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index_object:pairs() | Tarantool
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index_object:pairs()

object index_object
index_object:pairs([key[, {iterator = iterator-type}]])

Search for a tuple or a set of tuples via the given index, and allow iterating over one tuple at a time.

The key parameter specifies what must match within the index.

Note

key is only used to find the first match. Do not assume all matched tuples will contain the key.

The iterator parameter specifies the rule for matching and ordering. Different index types support different iterators. For example, a TREE index maintains a strict order of keys and can return all tuples in ascending or descending order, starting from the specified key. Other index types, however, do not support ordering.

To understand consistency of tuples returned by an iterator, it’s essential to know the principles of the Tarantool transaction processing subsystem. An iterator in Tarantool does not own a consistent read view. Instead, each procedure is granted exclusive access to all tuples and spaces until there is a “context switch”: which may happen due to the implicit yield rules, or by an explicit call to fiber.yield. When the execution flow returns to the yielded procedure, the data set could have changed significantly. Iteration, resumed after a yield point, does not preserve the read view, but continues with the new content of the database. The tutorial Indexed pattern search shows one way that iterators and yields can be used together.

For information about iterators’ internal structures see the “Lua Functional library” documentation.

Parameters:
  • index_object (index_object) – an object reference.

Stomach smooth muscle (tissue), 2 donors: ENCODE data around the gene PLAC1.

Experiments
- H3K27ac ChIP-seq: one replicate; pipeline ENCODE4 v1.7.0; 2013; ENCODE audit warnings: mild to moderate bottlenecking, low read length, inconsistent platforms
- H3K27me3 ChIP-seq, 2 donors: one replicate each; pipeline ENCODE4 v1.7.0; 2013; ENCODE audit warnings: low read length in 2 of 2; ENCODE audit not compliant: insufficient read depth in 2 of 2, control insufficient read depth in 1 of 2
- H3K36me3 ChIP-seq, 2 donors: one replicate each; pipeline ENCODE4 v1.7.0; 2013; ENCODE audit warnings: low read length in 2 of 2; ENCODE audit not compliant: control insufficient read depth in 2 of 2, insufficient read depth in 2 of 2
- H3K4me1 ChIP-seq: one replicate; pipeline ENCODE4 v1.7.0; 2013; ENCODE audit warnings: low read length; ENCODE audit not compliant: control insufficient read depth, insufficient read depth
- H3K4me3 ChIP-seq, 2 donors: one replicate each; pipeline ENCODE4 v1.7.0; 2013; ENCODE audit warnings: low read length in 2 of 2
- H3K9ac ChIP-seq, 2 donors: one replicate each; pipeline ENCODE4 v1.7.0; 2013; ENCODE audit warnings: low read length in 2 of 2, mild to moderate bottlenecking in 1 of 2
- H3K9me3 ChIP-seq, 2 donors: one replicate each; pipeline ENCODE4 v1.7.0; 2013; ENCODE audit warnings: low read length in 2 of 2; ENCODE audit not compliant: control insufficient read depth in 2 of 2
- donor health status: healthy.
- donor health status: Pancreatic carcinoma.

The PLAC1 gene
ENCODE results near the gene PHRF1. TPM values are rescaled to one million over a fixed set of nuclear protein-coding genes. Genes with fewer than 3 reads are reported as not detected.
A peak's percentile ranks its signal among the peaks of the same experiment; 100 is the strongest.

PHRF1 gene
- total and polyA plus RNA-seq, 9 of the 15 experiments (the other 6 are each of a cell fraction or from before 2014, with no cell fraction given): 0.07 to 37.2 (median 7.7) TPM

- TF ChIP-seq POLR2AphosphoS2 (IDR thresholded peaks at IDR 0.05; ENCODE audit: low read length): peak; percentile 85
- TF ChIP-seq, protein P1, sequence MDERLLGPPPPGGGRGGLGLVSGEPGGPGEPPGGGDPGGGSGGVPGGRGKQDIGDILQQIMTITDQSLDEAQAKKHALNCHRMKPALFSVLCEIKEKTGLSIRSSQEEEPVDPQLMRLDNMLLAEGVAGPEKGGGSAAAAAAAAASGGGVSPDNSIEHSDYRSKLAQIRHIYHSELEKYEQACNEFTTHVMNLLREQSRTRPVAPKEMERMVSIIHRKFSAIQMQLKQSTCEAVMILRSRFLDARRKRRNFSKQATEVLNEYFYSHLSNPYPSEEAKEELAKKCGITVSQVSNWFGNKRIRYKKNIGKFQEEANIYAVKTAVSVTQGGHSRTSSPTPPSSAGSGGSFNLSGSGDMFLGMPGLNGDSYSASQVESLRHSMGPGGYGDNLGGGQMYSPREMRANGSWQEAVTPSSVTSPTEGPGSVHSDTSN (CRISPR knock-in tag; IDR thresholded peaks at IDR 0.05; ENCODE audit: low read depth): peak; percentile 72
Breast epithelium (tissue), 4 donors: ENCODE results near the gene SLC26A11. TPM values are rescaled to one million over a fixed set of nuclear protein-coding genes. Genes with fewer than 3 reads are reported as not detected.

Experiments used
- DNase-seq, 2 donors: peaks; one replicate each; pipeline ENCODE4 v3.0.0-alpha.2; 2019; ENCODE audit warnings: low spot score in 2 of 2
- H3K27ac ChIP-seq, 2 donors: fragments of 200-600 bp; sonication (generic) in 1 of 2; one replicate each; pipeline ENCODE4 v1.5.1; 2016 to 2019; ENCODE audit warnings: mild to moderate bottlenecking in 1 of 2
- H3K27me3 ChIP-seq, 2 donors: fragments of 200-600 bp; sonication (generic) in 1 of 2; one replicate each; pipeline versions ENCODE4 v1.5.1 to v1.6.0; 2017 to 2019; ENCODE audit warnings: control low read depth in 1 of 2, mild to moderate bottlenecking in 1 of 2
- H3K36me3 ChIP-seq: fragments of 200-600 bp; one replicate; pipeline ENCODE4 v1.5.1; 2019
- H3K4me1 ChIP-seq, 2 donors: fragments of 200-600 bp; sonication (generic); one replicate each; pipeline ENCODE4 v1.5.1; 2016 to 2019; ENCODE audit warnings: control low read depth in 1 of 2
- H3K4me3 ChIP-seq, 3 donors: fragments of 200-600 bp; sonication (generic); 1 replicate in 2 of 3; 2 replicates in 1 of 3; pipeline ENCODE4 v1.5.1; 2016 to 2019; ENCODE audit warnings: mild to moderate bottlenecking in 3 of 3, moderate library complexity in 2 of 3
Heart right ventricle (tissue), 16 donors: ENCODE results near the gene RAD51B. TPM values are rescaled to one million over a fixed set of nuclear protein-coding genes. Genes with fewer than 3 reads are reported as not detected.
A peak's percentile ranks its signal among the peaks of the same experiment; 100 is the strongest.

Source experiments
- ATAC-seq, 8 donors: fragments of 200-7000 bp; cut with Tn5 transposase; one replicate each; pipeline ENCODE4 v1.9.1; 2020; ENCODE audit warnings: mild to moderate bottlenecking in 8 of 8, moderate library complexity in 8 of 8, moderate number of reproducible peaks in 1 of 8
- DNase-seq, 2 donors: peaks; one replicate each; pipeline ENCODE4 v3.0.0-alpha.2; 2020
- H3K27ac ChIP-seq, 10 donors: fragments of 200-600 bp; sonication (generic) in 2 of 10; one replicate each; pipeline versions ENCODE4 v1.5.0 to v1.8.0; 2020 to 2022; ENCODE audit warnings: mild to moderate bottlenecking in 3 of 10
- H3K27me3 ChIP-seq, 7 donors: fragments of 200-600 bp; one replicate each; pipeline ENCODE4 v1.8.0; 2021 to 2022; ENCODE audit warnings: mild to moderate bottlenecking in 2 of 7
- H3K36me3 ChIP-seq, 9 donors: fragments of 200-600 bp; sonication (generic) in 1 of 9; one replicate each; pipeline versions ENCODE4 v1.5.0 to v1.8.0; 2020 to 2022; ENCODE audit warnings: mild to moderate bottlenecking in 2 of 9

• key (scalar/table) – value to be matched against the index key, which may be multi-part
  • iterator – as defined in tables below. The default iterator type is ‘EQ’
Return:

iterator which can be used in a for/end loop or with totable()

Possible errors:

  • no such space; wrong type;
  • selected iteration type is not supported for the index type;
  • key is not supported for the iteration type.

Complexity factors: Index size, Index type; Number of tuples accessed.

A search-key-value can be a number (for example 1234), a string (for example 'abcd'), or a table of numbers and strings (for example {1234, 'abcd'}). Each part of a key will be compared to each part of an index key.

The returned tuples will be in order by index key value, or by the hash of the index key value if index type = ‘hash’. If the index is non-unique, then duplicates will be secondarily in order by primary key value. The order will be reversed if the iterator type is ‘LT’ or ‘LE’ or ‘REQ’.

Iterator types for TREE indexes

Iterator type Arguments Description
box.index.EQ or ‘EQ’ search value The comparison operator is ‘==’ (equal to). If an index key is equal to a search value, it matches. Tuples are returned in ascending order by index key. This is the default.
box.index.REQ or ‘REQ’ search value Matching is the same as for box.index.EQ. Tuples are returned in descending order by index key.
box.index.GT or ‘GT’ search value The comparison operator is ‘>’ (greater than). If an index key is greater than a search value, it matches. Tuples are returned in ascending order by index key.
box.index.GE or ‘GE’ search value The comparison operator is ‘>=’ (greater than or equal to). If an index key is greater than or equal to a search value, it matches. Tuples are returned in ascending order by index key.
box.index.ALL or ‘ALL’ search value Same as box.index.GE.
box.index.LT or ‘LT’ search value The comparison operator is ‘<’ (less than). If an index key is less than a search value, it matches. Tuples are returned in descending order by index key.